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Better Scheduling Boosts Productivity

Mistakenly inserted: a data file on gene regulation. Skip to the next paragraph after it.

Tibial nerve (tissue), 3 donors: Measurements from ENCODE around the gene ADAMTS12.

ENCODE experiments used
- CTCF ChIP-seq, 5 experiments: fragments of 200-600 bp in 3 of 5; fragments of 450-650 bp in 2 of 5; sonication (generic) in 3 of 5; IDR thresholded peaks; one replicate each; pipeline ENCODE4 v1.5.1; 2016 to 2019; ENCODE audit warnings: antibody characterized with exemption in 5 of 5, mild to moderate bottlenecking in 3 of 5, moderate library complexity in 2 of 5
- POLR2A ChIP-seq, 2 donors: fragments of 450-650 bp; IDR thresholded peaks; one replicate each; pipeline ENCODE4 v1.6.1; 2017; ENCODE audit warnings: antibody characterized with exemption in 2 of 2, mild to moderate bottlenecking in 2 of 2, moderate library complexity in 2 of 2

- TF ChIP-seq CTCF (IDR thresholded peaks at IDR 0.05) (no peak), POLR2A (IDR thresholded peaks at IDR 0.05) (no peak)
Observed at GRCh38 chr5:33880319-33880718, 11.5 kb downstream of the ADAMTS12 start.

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Using software to simplify staff scheduling sounds simple enough. But those who’ve implemented the latest scheduling software say that taking full advantage of the technology is a complex task that can pay off in much better management of productivity.“Using scheduling software as a productivity system, our labor supply and patient demands can be blended and optimized for the benefit of all,” says Janet Stifter, R.N., vice president of patient care services at St. Joseph Hospital in Chicago.In addition to improving overall staff productivity, hospital executives say the applications help them carry out the terms of union contracts, comply with state regulations regarding nursing staff levels, cope with the nursing shortage while holding down staff costs, and accommodate employee self-scheduling.While a growing number of hospitals are turning to scheduling software to manage their staffs, some ambulatory care providers are automating appointment scheduling to improve service to their patients (see sidebar, p. 39). Meanwhile, some hospitals are using a different flavor of scheduling software to automate the tasks associated with data warehouse management (see sidebar, p. 40).With a goal of improving staff productivity, Resurrection Health Care, the delivery system that owns St. Joseph Hospital and seven others in the Chicago area, is phasing in labor management software from Res-Q Healthcare Systems Inc., Calabasas, Calif.Factoring in Patient AcuityAn essential component of the effort, Stifter says, is pairing improved staff scheduling with more accurate measurement of patient acuity. The delivery system chose the Res-Q software because it enables users to build in custom patient acuity measures for each unit of each hospital to help ensure that enough staff members with appropriate skills are scheduled to work on the unit, she explains. Managers on each unit carefully select the most meaningful acuity indicators, such as frequency of blood draws or need for chemotherapy at the bedside. Once those indicators are updated, the managers use the software for scheduling and specific assignments.The Res-Q software is interfaced with a time and attendance system from api software Inc., Hartford, Wis., and an admission/discharge/transfer system from McKesson Corp., San Francisco. “These interfaces will allow a manager, on a shift-by-shift basis, to evaluate staffing decisions using real-time data,” Stifter says.“Day to day, managers work to ensure that nurses with the right skills are available. The managers might have to move a nurse from one shift to another or one unit to another.”Even smaller community hospitals face the challenge of improving the management of productivity.The 67-bed Marlborough (Mass.) Hospital, for example, is using scheduling software from McKesson to help it make sound staffing decisions, says Candra Szymanski, R.N., who is COO. “On a weekly basis, by cost center, I now know how many FTEs we are using” and how much time they devoted to patient care vs. other tasks, such as training, she adds.The hospital sets benchmarks for the amount of care hours it takes to serve various patient census levels and then carefully measures whether those benchmarks were achieved. Szymanski prepares reports to explain why staffing on a particular unit was higher than anticipated, analyzing such factors as vacation time, sick time and time spent in training or other non-clinical tasks.“Before having the software, I would spend hours trying to figure that out because I couldn’t sort nonproductive from productive time.”The software, which handles payroll as well as scheduling, also saves other managers considerable time.“On Friday afternoons and Monday mornings, my management team was not available to me because they were doing payroll manually and trying to build schedules,” she says. “To generate a staffing report, we’d have to put it together manually.”The automated system also will help the hospital in the event of a disaster, she notes. “If we had a catastrophic event, I could ask the system to give me a report on every nurse who lives within 30 minutes of the hospital and who is certified in advanced cardiac life support,” she says.Union ContractsAs they use scheduling software to improve productivity, some hospitals are discovering that they also can use the applications to make sure they are complying with all of the terms of union contracts.For example, managers at 244-bed Evergreen Hospital Medical Center in Kirkland, Wash., use a rules engine in its scheduling software and automated time and attendance system from api software to determine compliance with overtime provisions of union contracts, says Kristine Scholl, systems analyst. “We’ve also designed a lot of custom reports for managers, such as attendance tracking that identifies employees who call in sick frequently.”Each time a union employee signs in, the software automatically uses built-in rules to assign the right pay rate for such factors as working on the weekend or starting the day 30 minutes early at the request of a supervisor, Scholl explains. Loading the software with the necessary union contract data and then checking the rules took six months of planning and testing, she says.“You really have to test everything well before you bring it up live.”Some hospitals also are discovering that managing productivity with scheduling software helps them when it’s time to prepare annual budgets.“We’re looking at our budgeting process differently this year because we have data on the amount of nurse hours it takes to care for a patient and the amount of hours nurses devote to other tasks,” says Susan Marino, director of nursing informatics at 867-bed Hartford (Conn.) Hospital.The hospital rolled out scheduling and automated time and attendance software from Kronos Inc., Chelmsford, Mass., in 2007. “We scrutinize our overtime every single week because we now have the data available at our fingertips,” Marino says. “I can even predict who’s going to hit overtime today two hours into their shift so I can take appropriate action.”